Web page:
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Another 16 snakes found abandoned in Sunderland rubbish bin

Thirteen royal pythons were discovered inside two pillowcases last week. Sadly, one of them died. Credit: RSPCA

The RSPCA has renewed its appeal for information after 16 more snakes were abandoned in pillowcases in Sunderland.

There were 15 corn snakes discovered inside one pillow case and one male carpet python inside another, which had been abandoned inside a bin behind Farringdon Fire Station on Saturday (15 February).

It comes after 13 royal pythons were discovered inside two pillowcases on Thursday and sadly one of the snakes died.

The snakes, discovered on Saturday, were rescued by inspector Heidi Cleaver and taken straight to the vets.

Fifteen corn snakes found abandoned. Credit: Fifteen corn snakes found abandoned.

Having heard about the other poor snakes being abandoned earlier in the week, I couldn’t believe it when the call came through to say there had been even more snakes found in the exact same spot. I discovered 16 snakes in two pink pillowcases by the fire station. These snakes had been left inside the bin so they were incredibly lucky they didn’t end up in landfill!

“It is really concerning to think that someone has had around 30 snakes or more which they have decided to abandon in this cruel and callous way. We were in the midst of Storm Dennis at the weekend when these snakes, who need heat and light in order to survive, were left outside in the cold with just a pillowcase to contain them. It would have been very stressful for the snakes to be in such close proximity to each other as well.

“We are now renewing our appeal for information and are extremely keen that anyone with any information about this gets in touch with us on the inspectorate appeal line on 0300 123 8018.”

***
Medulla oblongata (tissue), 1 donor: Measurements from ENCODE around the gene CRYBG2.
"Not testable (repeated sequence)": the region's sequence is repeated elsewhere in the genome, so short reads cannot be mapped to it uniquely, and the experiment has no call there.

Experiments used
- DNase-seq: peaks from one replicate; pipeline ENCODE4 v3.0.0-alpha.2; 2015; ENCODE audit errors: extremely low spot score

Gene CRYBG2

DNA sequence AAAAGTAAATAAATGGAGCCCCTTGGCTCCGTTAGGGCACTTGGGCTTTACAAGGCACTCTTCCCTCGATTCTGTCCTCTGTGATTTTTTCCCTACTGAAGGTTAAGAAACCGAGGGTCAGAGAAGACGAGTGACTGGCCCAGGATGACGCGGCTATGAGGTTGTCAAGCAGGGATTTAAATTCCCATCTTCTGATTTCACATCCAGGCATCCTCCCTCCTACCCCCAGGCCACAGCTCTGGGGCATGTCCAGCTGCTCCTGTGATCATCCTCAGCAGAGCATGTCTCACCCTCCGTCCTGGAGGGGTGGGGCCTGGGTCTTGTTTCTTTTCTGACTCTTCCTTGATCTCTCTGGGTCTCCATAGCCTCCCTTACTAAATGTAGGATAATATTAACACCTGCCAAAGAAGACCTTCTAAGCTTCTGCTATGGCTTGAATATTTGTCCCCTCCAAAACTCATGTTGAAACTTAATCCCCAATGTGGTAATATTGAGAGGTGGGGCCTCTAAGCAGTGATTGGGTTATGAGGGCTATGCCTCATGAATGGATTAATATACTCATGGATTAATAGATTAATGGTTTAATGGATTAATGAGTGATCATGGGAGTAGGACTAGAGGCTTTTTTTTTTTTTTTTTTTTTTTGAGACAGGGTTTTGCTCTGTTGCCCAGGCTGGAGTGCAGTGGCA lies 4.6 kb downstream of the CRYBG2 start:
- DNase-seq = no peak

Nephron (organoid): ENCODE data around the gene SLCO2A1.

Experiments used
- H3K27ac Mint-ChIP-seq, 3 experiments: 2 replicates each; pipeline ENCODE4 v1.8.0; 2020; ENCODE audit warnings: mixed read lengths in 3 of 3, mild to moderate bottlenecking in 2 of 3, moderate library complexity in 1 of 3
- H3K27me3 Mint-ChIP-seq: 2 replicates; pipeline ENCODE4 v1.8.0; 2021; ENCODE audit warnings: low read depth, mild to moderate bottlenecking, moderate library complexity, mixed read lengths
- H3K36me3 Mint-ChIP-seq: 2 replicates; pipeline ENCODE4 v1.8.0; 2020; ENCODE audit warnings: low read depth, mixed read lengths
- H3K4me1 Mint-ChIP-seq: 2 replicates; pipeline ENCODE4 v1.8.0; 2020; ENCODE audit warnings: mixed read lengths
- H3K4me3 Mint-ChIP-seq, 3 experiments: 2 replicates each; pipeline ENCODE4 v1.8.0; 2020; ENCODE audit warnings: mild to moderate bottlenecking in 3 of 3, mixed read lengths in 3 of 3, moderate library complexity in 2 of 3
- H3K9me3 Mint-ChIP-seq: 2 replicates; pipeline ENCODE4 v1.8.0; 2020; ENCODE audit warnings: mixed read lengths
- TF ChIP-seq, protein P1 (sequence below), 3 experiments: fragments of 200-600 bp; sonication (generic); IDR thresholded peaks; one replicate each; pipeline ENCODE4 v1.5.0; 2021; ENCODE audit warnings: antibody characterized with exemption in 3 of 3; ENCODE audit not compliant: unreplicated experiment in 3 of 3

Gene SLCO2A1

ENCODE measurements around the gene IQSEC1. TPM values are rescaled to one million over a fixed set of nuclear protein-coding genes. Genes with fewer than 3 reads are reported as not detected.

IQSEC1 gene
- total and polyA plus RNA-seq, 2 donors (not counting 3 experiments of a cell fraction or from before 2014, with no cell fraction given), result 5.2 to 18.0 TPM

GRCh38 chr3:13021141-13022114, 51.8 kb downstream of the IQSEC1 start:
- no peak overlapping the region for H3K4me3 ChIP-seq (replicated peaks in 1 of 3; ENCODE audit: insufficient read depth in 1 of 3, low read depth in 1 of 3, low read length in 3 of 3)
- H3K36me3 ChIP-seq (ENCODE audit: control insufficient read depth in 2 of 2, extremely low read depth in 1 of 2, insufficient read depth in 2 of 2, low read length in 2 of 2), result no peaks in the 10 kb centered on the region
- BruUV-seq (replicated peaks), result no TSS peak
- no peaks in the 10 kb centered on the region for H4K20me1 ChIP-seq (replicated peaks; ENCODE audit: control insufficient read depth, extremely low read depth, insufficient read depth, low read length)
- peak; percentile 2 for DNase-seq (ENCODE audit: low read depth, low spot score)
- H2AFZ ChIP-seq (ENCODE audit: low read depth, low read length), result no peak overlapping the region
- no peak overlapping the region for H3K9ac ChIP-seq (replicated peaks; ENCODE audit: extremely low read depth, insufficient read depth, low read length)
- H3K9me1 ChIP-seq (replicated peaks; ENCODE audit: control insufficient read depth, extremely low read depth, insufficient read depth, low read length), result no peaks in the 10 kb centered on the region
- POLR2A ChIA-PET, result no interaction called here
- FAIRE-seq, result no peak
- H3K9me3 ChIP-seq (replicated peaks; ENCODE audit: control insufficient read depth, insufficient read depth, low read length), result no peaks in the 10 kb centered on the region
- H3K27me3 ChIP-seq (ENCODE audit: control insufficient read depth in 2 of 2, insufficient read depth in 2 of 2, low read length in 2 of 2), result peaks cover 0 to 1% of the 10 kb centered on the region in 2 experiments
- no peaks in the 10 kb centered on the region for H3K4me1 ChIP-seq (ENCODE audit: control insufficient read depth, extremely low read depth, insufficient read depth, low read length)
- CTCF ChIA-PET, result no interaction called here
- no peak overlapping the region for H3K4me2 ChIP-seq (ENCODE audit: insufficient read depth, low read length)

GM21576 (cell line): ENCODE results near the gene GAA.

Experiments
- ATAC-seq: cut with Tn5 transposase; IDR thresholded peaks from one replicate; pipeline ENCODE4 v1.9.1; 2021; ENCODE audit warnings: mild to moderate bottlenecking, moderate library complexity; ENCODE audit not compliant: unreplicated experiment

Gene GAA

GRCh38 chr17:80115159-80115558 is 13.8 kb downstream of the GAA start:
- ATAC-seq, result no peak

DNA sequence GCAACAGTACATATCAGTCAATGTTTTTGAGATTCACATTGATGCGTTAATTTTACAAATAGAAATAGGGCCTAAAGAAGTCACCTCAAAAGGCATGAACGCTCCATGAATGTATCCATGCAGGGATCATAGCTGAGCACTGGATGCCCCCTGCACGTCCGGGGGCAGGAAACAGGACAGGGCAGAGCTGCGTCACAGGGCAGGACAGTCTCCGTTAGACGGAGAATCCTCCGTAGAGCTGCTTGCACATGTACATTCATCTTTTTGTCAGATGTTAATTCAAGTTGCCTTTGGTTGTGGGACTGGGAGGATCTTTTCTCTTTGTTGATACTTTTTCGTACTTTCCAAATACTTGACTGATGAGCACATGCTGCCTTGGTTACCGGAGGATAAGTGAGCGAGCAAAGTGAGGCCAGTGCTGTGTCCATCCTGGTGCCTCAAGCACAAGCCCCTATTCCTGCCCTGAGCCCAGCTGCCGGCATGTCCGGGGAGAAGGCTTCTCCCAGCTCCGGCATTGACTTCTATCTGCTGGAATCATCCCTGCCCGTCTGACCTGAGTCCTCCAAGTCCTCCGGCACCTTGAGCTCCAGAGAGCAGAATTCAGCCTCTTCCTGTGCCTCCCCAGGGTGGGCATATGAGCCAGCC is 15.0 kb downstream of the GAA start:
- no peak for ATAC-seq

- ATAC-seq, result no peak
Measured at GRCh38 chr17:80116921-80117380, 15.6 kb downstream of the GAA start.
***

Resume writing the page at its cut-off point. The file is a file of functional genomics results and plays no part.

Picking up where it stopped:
– Heidi Cleaver, RSPCA Inspector
The corn snakes were found inside two pillowcases in a bin. Credit: RSPCA

Despite being dumped, the 16 snakes were in fairly good condition. They were taken to a vet to be checked over before going to a specialist reptile centre for further care.

The RSPCA is urging people in the area to stay vigilant in case there are more vulnerable snakes dumped in the same spot.

The snakes were discovered in a bin behind Farringdon Fire Station on Saturday (15 February). Credit: RSPCA

Snakes aren’t able to produce their own body heat so they rely on their environment to maintain their body temperature. If snakes become too cold they may be unable to feed or move normally, and their immune system will not work properly to fight disease, meaning the animal can become very ill.

Reptiles often end up in RSPCA care after people realise they're not easy to care for, or once the novelty wears off. Unfortunately, many people are unaware of how much of a commitment these animals are when they take them on, as their needs are just the same as they would be in the wild and are fundamentally linked to certain behaviours, diets or environmental conditions that can be difficult to replicate in a home.